"Iran was indeed Islamized, but it was not Arabized. Persians remained Persians. And after an interval of silence, Iran reemerged as a separate, different and distinctive element within Islam, eventually adding a new element even to Islam itself. Culturally, politically, and most remarkable of all even religiously, the Iranian contribution to this new Islamic civilization is of immense importance. The work of Iranians can be seen in every field of cultural endeavor, including Arabic poetry, to which poets of Iranian origin composing their poems in Arabic made a very significant contribution. In a sense, Iranian Islam is a second advent of Islam itself, a new Islam sometimes referred to as Islam-i Ajam. It was this Persian Islam, rather than the original Arab Islam, that was brought to new areas and new peoples: to the Turks, first in Central Asia and then in the Middle East in the country which came to be called Turkey, and of course to India. The Ottoman Turks brought a form of Iranian civilization to the walls of Vienna." [1]

Persians had a great influence on their conquerors. The caliphs adopted many Sassanid administrative practices, such as coinage, the office of vizier, or minister, and the divan, a bureaucracy for collecting taxes and giving state stipends. Indeed, Persians themselves largely became the administrators. It is well established that the Abbasid caliphs modeled their administration on that of the Sassanids. [20] The caliphs adopted Sassanid court dress and ceremony. In terms of architecture Islamic architecture borrowed heavily from Persian architecture. The Sassanid architecture had a distinctive influence over Islamic architecture.

Iranians, since the beginning had interest and sincere efforts in compiling the study of Arabic etymology, grammar, syntax, morphology, figures of speech, rules of eloquence, and rhetoric. Arabic was not seen as an alien language but the language of Islam and thereby Arabic was widely accepted as an academic and religious language and embraced in many parts of Iran. It was for the sake of the Holy Qur'an and Islam that books of philosophy, mysticism, history, medicine, mathematics, and law had been written or translated into this language.

Persians also contributed greatly to Arabic learning and literature. The influence of the Academy of Gundishapur is particularly worthy of note.

The New Persian language written in the Arabic alphabet with a some modifications was formed in the late ninth century in eastern Iran and came to flourish in Bukhara, the capital of the Persian Samanid dynasty.

Persian language, because of its strong support from later Abassid rulers condoning the language became one of the universal Islamic languages, next to Arabic.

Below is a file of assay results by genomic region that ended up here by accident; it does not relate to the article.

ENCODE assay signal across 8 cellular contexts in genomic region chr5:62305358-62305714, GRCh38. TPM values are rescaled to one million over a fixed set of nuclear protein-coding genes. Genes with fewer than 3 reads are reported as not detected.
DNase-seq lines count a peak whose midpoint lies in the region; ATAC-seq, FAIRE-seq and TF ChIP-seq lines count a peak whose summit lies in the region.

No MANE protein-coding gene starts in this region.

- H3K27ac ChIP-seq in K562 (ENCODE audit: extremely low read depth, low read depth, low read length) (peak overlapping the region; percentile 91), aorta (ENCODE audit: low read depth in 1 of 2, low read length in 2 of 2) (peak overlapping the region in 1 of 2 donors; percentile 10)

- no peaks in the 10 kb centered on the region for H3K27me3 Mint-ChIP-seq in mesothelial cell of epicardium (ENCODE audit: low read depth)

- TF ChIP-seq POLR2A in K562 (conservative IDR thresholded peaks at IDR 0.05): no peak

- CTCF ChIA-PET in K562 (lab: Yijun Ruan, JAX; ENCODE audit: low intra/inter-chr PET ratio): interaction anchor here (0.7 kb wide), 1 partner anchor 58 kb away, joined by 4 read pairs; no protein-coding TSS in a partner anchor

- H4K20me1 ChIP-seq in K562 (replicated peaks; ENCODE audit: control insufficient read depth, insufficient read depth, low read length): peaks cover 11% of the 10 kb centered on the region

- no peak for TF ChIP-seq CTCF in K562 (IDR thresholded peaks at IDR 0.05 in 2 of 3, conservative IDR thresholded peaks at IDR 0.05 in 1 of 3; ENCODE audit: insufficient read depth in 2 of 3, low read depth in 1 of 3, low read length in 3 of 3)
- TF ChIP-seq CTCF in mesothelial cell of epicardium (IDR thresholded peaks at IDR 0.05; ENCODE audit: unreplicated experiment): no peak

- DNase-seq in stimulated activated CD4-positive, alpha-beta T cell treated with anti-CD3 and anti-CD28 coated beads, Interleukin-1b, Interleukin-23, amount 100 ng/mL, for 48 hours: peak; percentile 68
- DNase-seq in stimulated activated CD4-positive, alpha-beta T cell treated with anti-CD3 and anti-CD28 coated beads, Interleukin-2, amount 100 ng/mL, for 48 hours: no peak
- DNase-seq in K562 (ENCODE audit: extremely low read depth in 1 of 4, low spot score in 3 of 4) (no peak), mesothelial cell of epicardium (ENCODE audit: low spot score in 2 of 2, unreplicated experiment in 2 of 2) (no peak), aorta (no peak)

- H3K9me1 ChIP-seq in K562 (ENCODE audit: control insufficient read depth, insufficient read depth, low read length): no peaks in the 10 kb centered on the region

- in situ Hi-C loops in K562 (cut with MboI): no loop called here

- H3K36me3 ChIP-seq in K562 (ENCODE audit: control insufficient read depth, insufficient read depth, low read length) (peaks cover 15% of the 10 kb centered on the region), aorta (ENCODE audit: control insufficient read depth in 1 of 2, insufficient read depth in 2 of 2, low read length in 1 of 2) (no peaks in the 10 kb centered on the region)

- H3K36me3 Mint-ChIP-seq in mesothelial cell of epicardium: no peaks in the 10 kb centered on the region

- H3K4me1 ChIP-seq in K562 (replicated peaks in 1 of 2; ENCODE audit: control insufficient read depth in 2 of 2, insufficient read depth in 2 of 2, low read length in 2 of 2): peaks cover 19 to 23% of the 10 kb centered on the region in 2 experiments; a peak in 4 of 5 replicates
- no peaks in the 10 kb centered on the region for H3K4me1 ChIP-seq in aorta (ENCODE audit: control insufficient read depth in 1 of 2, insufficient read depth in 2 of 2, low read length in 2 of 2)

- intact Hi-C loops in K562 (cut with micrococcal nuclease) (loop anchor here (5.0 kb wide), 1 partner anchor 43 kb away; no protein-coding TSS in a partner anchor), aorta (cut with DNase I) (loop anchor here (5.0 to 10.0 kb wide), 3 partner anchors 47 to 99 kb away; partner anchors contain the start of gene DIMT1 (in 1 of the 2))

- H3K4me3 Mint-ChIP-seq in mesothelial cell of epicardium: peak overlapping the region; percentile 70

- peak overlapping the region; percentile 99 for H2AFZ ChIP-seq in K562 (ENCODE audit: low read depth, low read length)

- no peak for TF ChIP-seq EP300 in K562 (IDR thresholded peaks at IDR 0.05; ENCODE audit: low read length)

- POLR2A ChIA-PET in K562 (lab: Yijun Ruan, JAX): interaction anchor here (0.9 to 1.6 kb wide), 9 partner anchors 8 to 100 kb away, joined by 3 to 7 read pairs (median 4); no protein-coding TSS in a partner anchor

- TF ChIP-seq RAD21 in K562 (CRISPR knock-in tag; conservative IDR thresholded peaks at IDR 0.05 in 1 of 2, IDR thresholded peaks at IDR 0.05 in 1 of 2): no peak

The most important scholars of almost all of the Islamic sects and schools of thought were Persian or live in Iran including most notable and reliable Hadith collectors of Shia and Sunni like Shaikh Saduq, Shaikh Kulainy, Imam Bukhari, Imam Muslim and Hakim al-Nishaburi, the greatest theologians of Shia and Sunni like Shaykh Tusi, Imam Ghazali, Imam Fakhr al-Razi and Al-Zamakhshari, the greatest physicians, astronomers, logicians, mathematicians, metaphysicians, philosophers and scientists like Al-Farabi, Avicenna, and Nasīr al-Dīn al-Tūsī, the greatest Shaykh of Sufism like Rumi, and Abdul-Qadir Gilani.

"It is a remarkable fact that, with few exceptions, most Muslim scholars . in the intellectual sciences have been non-Arabs, thus the founders of grammar were Sibawaih and after him, al-Farsi and Az-Zajjaj. All of them were of Persian descent they invented rules of (Arabic) grammar. Great jurists were Persians. Only the Persians engaged in the task of preserving knowledge and writing systematic scholarly works. Thus the truth of the statement of the prophet (Muhammad) becomes apparent, 'If learning were suspended in the highest parts of heaven the Persians would attain it ". The intellectual sciences were also the preserve of the Persians, left alone by the Arabs, who did not cultivate them…as was the case with all crafts. . This situation continued in the cities as long as the Persians and Persian countries, Iraq, Khorasan and Transoxiana (modern Central Asia), retained their sedentary culture."

One Abbasid Caliph is even quoted as saying:

"The Persians ruled for a thousand years and did not need us Arabs even for a day. We have been ruling them for one or two centuries and cannot do without them for an hour." [22]

Patrick Clawson states that "The Iranians chafed under Umayyid rule. The Umayyids rose from traditional Arab aristocracy. They tended to marry other Arabs, creating an ethnic stratification that discriminated against Iranians. Even as Arabs adopted traditional Iranian bureaucracy, Arab tribalism disadvantaged Iranians." [23] Contemporary Islamist thinker Morteza Motahhari writes: